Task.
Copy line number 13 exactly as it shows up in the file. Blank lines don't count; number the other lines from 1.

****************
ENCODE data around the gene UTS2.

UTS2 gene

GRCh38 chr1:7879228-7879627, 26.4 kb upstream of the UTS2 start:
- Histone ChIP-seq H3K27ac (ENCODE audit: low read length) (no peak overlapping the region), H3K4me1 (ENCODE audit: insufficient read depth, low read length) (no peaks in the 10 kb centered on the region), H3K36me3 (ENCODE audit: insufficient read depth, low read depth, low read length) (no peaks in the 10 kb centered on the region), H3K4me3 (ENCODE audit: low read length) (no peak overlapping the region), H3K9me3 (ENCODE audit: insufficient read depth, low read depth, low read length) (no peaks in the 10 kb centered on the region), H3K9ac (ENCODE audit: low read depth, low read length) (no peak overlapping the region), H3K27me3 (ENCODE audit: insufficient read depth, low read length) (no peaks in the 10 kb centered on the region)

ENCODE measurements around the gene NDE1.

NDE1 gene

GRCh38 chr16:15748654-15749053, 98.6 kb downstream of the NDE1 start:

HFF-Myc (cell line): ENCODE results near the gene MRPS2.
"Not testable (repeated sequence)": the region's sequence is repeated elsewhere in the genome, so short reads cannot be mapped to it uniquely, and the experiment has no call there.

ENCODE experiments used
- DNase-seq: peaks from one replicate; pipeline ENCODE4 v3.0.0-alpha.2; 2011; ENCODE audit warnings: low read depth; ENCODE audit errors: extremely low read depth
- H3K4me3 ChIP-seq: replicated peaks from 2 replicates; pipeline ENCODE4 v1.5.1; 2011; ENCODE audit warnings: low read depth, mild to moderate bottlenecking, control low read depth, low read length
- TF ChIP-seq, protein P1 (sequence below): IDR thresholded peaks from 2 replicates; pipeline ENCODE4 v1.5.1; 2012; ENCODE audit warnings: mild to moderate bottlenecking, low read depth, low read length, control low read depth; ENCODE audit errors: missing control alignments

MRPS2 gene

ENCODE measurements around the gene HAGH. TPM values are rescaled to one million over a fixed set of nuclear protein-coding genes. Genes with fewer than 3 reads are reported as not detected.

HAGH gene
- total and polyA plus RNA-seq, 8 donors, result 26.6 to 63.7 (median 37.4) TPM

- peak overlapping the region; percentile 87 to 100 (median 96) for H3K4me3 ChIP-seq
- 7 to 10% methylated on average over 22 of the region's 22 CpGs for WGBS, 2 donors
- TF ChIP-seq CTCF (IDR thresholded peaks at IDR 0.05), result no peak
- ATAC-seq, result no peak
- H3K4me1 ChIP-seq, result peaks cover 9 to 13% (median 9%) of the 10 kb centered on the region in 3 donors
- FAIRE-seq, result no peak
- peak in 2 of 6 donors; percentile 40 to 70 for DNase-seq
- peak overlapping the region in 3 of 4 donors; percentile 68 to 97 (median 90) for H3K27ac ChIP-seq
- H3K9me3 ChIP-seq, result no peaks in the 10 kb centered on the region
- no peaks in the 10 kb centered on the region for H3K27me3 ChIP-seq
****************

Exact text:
- TF ChIP-seq, protein P1 (sequence below): IDR thresholded peaks from 2 replicates; pipeline ENCODE4 v1.5.1; 2012; ENCODE audit warnings: mild to moderate bottlenecking, low read depth, low read length, control low read depth; ENCODE audit errors: missing control alignments